Retired Air Force Lt. Col. Robert “Buzz” Patterson doesn’t mince words: “The only time the political left wins in the country is when America loses,” the best-selling author says, summarizing the theme of his new book, “War Crimes.”
the country is when America loses,” the best-selling author says, summarizing the theme of his new book, “War Crimes.”
Since retiring as a senior White House military aide for President Clinton, Col. Patterson has produced three books about Mr. Clinton and the Democratic Party.
“If I sell 5,000 copies and get this off my chest, I’ll be happy,” said the husband and father of three.
The recipient of the Defense Superior Service Medal exceeded his expectations when his first two books, “Dereliction of Duty” and “Reckless Disregard,” made their way to the New York Times best-seller list. “Dereliction of Duty” remained on the list for at least six months.
“Dereliction of Duty,” an account of his two years in the White House with Mr. Clinton, was written because Col. Patterson thought Americans deserved to know the ways their president failed them by compromising national security.
Col. Patterson said he expects “War Crimes,” which was released in June, to make its way to the best-seller list because of the discussion of the Iraq war prompted by Gen. David H. Patraeus’ testimony.
“The left has declared war,” said the 51-year-old Chapel Hill, N.C., native. “For decades, liberals have tried to emasculate the armed forces; now, in the war on terror, this war of attrition has become a full-fledged attack on America.”
Besides recalling his own experiences in Iraq, Col. Patterson includes numerous statements from troops serving in Iraq in his book, quoting Army Spc. Jason Gilson, Army Sgt. Eddie Jeffers, Air Force Maj. Eric Egland and Marine Capt. Rory Quinn among others.
“Terrorists cut the heads off of American citizens on the Internet and there is no outrage, but an American soldier kills an Iraqi in the midst of battle, and there are investigations,” Sgt. Jeffers wrote. “It is absolutely sickening to me to think our country has come to this.”
To research the book, Col. Patterson flew to Iraq and embedded himself with troops in July 2005. He talked with more than 400 randomly selected service members about what they were experiencing.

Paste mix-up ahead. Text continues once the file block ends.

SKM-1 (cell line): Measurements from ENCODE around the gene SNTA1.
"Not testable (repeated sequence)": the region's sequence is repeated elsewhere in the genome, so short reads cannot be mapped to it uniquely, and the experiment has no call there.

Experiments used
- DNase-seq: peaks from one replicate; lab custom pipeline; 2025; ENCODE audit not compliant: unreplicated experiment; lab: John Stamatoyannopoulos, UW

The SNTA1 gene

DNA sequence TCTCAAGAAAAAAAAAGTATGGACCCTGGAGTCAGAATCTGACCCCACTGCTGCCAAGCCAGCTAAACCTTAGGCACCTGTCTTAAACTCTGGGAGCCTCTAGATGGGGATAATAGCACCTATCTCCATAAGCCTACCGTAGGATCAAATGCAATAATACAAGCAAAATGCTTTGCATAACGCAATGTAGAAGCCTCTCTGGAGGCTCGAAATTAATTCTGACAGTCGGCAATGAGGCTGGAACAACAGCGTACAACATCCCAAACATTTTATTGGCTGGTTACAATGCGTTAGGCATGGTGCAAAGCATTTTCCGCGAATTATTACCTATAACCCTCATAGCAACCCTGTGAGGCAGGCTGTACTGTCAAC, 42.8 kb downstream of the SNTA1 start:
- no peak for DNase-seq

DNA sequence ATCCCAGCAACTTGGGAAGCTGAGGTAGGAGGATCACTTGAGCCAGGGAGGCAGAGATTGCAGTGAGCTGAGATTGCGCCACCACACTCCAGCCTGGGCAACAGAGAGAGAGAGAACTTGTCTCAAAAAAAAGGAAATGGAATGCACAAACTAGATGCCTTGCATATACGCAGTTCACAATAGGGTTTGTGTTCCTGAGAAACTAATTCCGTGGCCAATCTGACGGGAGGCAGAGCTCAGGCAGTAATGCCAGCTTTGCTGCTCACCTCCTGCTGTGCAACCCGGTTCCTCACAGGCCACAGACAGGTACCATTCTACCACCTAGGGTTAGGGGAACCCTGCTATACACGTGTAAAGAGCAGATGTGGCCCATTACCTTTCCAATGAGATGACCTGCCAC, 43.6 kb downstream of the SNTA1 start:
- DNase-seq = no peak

“I did not meet a single person who wanted to come home before the job was done,” said Col. Patterson, who is chief operating officer for the David Horowitz Freedom Center, a conservative group based in California.
“I came away with frustration that the left in this country was trying to lead the country down the road of defeat,” he said.
“With only 1 percent of America either in the military or related to someone in the military, 99 percent of our population has very little contact with the military,” Col. Patterson said. “I wanted to try to describe the military culture to the American people and describe how the politics in this country either helps their [military’s] cause, or in this case hurts their cause.”
Col. Patterson said the press has had a negative effect on U.S. troops and the progress of the war in Iraq.
“Such erosion of America’s resolve is exactly what the terrorists had hoped for. They know they cannot beat the United States military,” he said. “They can only win if Americans become so demoralized that they run from the fight. Unfortunately, liberals in America are working overtime to make this happen.”
Antiwar sentiments “give the Democratic Party a political capital in Washington,” said Col. Patterson, a graduate from the Air Command and Staff College, adding that “the political party that voted to support the war in 2002 is now bashing it for political clout in D.C.”
Col. Patterson serves as vice chairman of Move America Forward, the largest grass-roots pro-military and pro-victory group in the country. He recently returned from a 12-day “Fight for Victory Tour,” during which he and other members of Move America Forward held pro-troop rallies in 27 cities across the country. They drove almost 5,000 miles, starting in Carson City, Nev., and ending Sept. 15 in Washington, where they led counterprotests against antiwar demonstrators.
“We wanted to be sure that the antiwar groups weren’t the only voice in town that weekend,” he said.
Besides being a political activist and author, Col. Patterson said, he would not rule out politics from his future.
“I will probably enter politics at some point,” he said. “But it’s more fun to bash the Clintons than run for my own office right now.”